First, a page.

Healthcare in Ireland
Healthcare in Ireland is funded primarily through taxation. Private health insurance is not compulsory, and there is no need to sign up to public healthcare in Ireland. All residents that live in Ireland or intend to live in Ireland for more than one year are entitled to instant access to treatment. 37% of the population qualifies for free healthcare, but those on higher incomes will need to pay for some services. GP visits, hospital stays, and prescription charges can cost up to €800 per year. Many aspects of healthcare in Ireland remain free. Maternity care, children's health, physiotherapy, and psychotherapy all fall under the public health system in Ireland. Public hospitals are overstretched and waiting times to see specialists or for surgery can be prolonged. The majority of the Irish public take out private insurance to give access to higher quality service and shorter waiting lists.
Private Health insurance in Ireland
Private insurance companies such as Irish Life Health offer a wide range of policies covering public or private hospitals. They provide dental cover and other wellness packages. Health insurance in Ireland can be expensive, but it gives peace of mind, avoiding long waiting lists and ensuring aftercare and operational procedures take place in high-tech, modern hospitals. Many companies in Ireland offer their employees cheaper insurance through a group scheme as part of their benefits package. Check with your employer to see if they have any workplace plans or use the HIA comparison tool to find the right policy for you. All four private health insurance providers, including Irish Life Health, are registered with the Health Insurance Authority. Before buying private insurance, you should consider your needs and priorities. What cover do you need and how much excess are you willing to pay? You can change your provider at any time.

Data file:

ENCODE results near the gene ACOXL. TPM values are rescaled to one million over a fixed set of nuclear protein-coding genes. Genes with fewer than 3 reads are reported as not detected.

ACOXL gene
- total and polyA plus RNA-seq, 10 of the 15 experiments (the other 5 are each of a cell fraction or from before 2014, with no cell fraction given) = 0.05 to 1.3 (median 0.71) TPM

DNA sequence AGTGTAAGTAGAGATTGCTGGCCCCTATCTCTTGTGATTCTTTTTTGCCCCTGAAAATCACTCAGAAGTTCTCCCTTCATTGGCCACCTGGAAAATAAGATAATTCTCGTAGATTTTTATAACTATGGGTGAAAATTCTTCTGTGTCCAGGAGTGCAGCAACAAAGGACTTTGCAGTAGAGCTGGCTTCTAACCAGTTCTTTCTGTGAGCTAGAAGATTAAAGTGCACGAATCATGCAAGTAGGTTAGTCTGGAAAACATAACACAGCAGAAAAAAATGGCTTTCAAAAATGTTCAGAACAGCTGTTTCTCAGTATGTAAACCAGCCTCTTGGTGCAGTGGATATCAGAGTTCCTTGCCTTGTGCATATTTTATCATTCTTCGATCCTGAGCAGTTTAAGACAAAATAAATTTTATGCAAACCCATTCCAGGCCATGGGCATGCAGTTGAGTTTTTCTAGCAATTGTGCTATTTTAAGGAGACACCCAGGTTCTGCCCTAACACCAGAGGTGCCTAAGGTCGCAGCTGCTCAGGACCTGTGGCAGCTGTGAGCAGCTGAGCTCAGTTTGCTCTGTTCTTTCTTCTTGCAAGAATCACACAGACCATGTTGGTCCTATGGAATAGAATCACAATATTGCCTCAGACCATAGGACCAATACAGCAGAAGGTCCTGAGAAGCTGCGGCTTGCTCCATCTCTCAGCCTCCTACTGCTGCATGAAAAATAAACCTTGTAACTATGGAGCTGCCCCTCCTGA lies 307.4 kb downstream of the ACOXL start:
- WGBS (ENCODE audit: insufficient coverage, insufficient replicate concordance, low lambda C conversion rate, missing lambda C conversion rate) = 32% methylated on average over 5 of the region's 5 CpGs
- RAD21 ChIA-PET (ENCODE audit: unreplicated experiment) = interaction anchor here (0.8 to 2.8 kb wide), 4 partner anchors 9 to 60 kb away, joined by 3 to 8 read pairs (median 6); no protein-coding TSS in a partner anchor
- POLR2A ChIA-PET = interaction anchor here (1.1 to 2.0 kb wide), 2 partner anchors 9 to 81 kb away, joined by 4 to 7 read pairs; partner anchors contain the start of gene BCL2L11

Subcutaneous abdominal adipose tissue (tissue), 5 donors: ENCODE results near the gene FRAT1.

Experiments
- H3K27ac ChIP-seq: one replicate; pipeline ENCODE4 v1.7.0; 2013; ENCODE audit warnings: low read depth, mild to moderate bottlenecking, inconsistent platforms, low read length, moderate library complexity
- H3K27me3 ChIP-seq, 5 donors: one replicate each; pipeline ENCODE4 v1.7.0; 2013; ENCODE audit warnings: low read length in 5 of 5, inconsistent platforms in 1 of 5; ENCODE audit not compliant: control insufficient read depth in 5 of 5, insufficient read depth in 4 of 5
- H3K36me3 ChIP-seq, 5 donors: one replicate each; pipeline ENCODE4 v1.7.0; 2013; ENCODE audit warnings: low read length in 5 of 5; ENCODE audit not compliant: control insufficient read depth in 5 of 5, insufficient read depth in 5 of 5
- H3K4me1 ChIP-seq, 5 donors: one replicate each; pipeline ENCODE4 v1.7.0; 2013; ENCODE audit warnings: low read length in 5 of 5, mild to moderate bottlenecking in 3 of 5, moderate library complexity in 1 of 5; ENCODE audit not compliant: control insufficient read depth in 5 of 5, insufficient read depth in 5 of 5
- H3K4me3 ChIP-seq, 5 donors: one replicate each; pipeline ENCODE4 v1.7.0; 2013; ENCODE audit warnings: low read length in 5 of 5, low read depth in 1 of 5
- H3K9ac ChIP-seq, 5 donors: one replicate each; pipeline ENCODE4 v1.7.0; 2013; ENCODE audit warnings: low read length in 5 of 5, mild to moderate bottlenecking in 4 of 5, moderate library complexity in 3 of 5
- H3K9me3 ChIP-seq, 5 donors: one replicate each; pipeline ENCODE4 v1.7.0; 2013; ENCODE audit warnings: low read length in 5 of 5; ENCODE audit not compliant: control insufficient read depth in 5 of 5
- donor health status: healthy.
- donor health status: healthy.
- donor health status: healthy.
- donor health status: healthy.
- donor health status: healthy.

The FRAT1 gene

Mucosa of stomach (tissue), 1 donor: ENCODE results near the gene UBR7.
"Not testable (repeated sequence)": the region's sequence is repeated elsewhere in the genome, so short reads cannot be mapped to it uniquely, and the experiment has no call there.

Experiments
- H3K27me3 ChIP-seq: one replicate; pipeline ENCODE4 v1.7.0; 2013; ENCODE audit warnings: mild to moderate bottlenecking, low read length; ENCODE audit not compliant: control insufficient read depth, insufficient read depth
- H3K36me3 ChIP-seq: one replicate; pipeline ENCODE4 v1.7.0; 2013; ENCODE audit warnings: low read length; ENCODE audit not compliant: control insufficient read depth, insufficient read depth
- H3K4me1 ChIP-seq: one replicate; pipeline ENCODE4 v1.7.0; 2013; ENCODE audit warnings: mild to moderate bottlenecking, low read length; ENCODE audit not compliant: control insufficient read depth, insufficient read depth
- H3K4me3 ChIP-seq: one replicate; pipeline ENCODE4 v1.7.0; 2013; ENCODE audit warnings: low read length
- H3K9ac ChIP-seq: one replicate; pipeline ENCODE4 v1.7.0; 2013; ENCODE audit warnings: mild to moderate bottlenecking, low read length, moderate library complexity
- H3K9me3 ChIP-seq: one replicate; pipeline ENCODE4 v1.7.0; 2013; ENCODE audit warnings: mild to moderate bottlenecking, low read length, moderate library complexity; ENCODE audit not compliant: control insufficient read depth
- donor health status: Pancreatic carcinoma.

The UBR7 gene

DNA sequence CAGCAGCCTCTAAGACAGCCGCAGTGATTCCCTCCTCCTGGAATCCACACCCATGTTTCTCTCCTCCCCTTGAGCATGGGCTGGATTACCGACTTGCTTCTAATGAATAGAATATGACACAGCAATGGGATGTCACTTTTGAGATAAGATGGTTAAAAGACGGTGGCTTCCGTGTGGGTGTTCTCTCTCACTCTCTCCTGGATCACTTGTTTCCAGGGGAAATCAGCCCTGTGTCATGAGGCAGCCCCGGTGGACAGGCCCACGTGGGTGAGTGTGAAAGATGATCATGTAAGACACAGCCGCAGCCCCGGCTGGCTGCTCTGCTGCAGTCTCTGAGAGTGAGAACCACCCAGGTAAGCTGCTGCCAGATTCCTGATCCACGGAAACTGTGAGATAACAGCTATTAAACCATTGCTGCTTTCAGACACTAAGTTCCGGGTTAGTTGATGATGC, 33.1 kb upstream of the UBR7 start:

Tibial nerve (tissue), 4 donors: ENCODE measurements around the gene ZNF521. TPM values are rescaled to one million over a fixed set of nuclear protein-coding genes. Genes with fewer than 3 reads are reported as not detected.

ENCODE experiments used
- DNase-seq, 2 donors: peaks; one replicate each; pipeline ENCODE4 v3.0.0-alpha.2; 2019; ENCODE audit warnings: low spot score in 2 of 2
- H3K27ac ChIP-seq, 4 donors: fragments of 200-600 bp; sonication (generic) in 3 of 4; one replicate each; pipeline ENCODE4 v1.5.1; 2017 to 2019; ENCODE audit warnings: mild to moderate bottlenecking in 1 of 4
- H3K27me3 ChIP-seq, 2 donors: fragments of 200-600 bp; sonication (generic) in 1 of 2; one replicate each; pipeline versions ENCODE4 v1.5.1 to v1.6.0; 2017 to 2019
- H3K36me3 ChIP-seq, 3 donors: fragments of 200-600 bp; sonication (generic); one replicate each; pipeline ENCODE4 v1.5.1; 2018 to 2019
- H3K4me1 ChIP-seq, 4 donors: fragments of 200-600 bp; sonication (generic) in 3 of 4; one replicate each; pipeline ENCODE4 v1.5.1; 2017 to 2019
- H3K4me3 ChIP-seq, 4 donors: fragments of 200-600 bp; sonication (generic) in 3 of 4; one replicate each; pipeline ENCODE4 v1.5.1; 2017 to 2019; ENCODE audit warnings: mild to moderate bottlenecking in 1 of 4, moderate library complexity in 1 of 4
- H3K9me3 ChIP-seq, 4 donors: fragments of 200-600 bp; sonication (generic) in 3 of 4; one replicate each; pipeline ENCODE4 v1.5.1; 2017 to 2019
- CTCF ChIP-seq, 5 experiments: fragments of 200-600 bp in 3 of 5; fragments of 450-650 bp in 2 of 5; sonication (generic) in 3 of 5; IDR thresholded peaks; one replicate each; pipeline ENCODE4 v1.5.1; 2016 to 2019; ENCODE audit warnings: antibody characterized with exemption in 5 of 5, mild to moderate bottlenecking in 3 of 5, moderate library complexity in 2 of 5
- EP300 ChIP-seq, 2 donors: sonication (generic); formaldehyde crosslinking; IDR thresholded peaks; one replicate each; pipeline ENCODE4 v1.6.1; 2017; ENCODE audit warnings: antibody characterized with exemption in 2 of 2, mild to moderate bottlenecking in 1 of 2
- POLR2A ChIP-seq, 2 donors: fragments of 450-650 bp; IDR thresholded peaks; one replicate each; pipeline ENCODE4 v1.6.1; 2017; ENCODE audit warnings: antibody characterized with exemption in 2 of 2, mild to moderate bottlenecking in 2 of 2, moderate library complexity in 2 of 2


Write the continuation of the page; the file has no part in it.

Doctors in Ireland
GPs or family doctors are located all over Ireland. Some in individual practise and some in multidisciplinary clinics. The best way to choose a doctor is to ask your colleagues, friends, or neighbours for recommendations. It is standard practice in Ireland to meet a prospective doctor before deciding whether to register with him. GP surgery hours are typically from 8.30 am to 6 pm, Mondays to Fridays. Some doctors will operate an on-call service where they will visit your home 24 hours a day. You must call for an appointment in advance with your doctor, you cannot just walk in, but most will see you the same day. Doctor appointments will cost you around €60 with an additional €10 charge for a prescription or a medical note. Your medicines will cost even more. Some private health insurance schemes will refund these costs and may offer additional services such as online consultations.
Dentists in Ireland
There are excellent dentists throughout Ireland. Most are in private practice as the public healthcare in Ireland doesn’t extend to dentistry, except in the case of children. Children see a school dentist for free once a year until they are 16. To find a dentist, ask for personal recommendations or search online for dental surgeons in your area. You shop around as fees can vary considerably between cities, particularly for extensive repair work. It may be wise to obtain a quotation before having any ‘expensive’ treatment. A general check-up should cost you an average of €45, fillings upwards of €70. Some private medical insurers cover dental procedures, check your policy if you are expecting to have large bills. Some expats can find that it is cheaper to fly to their home countries to undertake expensive dental treatments.
Healthcare in Ireland – Mundialz
When you’re deciding whether living in Ireland is for you, we know that finding the perfect job is only part of it. Mundialz can provide answers to all your questions about immigration, housing and living costs. Let us take the strain out of moving abroad.